The second annual edition of Overdrive's Small Fleet Championship kicks off its entry period today, September 2, 2021. While fleets of all sizes have faced challenges since last year's contest wrapped up around this time in 2020, there is no doubt the enterprising entrepreneurs among Overdrive's audience seized upon plenty growth opportunities.
Look no further than one of last year's finalists, John McGee Trucking out of Simsboro, Louisiana. On Tuesday owner McGee was busy prepping three rigs for dispatch to Slidell, Louisiana, to advance an opportunity that rose after Hurricane Laura's August 2020 landfall. Since then, McGee's fleet, principally dedicated to the liquid bulk needs of oil-services companies, has been called up for disaster-assistance work hauling nonpotable water in disaster-relief operations more than once, something they'd never ventured into before in quite the same way.
McGee's rigs, following Hurricane Ida knocking out power to much of the area this week, are today serving "sewage lift stations," he said. Drivers, including McGee's son, are "going to the lift stations that don’t have power and then transferring the black water from the non-powered facility to one that has power."
The ability to turn on a dime to take advantage of opportunity when it strikes represents a principal advantage for smaller operations like McGee's, yet the small fleet owner is also adept at thinking long-range, building the base from which to grow. Since the conclusion of last year's contest, he's added three more trucks to a total of 17, eight more drivers to pilot them for a total of 24, and shop and office staff as well.
McGee's fleet consists entirely of Mack Pinnacle daycabs but for one power unit, a Mack Anthem with a sleeper whose driver has been moving lumber on a flatbed longer distances than is typical for his tank haulers. The customer is "going to add another sawmill," in the next year or two, he said, and he's talked with them about "partnering to be a dedicated hauler for them."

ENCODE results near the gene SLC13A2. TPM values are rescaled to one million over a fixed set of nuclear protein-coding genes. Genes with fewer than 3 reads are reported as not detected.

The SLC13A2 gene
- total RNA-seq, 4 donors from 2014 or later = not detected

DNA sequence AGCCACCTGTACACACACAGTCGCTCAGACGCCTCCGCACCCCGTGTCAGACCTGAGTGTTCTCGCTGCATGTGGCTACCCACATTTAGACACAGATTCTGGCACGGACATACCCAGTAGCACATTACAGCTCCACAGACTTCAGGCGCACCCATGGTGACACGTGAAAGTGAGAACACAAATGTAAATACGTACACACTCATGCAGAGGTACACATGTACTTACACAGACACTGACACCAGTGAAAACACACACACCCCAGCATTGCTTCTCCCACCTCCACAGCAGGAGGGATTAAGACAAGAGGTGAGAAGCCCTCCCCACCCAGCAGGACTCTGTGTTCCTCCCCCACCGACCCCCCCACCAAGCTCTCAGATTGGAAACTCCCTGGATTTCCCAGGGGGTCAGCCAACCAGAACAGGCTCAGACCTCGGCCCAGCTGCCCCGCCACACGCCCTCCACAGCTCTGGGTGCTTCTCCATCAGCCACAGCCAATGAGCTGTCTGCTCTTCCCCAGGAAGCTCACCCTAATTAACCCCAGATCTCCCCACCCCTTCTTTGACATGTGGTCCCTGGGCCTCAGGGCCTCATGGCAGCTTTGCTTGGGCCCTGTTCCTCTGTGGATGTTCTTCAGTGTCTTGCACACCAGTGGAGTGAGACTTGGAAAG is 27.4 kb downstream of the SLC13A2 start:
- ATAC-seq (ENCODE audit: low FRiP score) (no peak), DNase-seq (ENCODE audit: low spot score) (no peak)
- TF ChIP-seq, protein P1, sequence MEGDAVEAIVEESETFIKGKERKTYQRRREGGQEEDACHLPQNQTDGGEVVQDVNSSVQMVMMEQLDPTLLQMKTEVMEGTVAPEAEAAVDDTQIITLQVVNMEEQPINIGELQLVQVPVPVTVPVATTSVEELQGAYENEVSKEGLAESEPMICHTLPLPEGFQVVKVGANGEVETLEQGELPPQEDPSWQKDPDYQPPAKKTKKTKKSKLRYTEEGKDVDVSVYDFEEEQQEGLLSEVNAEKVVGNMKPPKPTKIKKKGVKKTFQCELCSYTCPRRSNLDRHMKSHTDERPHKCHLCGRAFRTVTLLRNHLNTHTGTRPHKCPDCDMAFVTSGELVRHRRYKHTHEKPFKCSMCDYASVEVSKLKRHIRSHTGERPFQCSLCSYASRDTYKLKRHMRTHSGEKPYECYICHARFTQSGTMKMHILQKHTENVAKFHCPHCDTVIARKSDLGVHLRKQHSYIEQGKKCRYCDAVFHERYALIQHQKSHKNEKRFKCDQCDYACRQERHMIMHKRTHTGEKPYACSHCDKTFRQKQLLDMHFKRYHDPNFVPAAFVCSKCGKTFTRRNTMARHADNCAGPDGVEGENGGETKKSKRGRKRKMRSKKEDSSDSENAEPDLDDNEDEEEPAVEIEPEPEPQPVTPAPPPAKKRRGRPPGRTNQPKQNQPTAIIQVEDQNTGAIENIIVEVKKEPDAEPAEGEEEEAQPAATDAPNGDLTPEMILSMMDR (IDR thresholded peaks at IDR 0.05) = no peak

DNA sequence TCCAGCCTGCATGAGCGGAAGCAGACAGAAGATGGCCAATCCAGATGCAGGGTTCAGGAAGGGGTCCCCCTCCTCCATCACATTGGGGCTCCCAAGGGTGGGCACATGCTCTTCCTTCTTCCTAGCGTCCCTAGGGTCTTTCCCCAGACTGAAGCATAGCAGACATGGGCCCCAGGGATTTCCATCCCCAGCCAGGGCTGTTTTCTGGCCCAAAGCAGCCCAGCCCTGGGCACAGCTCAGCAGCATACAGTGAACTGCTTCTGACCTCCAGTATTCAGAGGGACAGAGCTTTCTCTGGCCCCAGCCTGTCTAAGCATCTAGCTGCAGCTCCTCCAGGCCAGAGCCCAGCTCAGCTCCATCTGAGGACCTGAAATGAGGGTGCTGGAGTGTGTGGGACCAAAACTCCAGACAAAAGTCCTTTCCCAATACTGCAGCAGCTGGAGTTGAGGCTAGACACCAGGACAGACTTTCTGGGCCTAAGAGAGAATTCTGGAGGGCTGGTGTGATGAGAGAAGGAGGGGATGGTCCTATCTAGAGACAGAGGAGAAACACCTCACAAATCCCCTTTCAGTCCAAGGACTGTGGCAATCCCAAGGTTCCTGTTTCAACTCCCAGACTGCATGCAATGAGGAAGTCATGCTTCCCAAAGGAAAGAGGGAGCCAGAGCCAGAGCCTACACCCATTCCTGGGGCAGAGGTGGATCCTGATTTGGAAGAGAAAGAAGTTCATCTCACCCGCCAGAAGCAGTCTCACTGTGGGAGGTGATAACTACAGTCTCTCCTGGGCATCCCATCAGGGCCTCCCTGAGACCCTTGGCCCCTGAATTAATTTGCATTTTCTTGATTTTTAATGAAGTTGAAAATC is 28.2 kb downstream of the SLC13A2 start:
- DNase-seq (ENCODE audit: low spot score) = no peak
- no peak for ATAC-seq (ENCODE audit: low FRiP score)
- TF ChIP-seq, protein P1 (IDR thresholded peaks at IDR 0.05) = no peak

McGee got his start as a driver, like so many in Overdrive's audience. His appreciation for what drivers go through doesn't go unnoticed by those piloting the company's rigs, of course. "I’m a driver. I've been a driver my whole life, and I can’t stand the way some of these set-ups are and how they treat drivers," he said of a foray into grain hauling that started last year. He fled the customer, eventually, after too many instances of long waits and other snafus -- his hopper-bottom haulers would show up and get treated "like they’re a tick on your back."
He remains the relief driver, too, he said, for the broader company. For much of the year, he's found himself hauling as much as 40 to 50 hours a week to help keep pace with the growth in freight the company has experienced. That level of his own driving he calls "the barometer for when to hire somebody," which he's obviously been doing. Yet business just keeps getting better. All of it might well further expand the number of trucks in and drivers with the fleet after what he called his best year to date.
McGee's success testifies to the wear-all-the-hats grit that the best among owners exhibit, no doubt, but also the ability to delegate when it makes sense and hear opportunity when it knocks.
If that describes you, too, take the time to enter this year's competition and join us and the National Association of Small Trucking Companies in honoring the best among small fleet owners in Overdrive's Small Fleet Championship this year.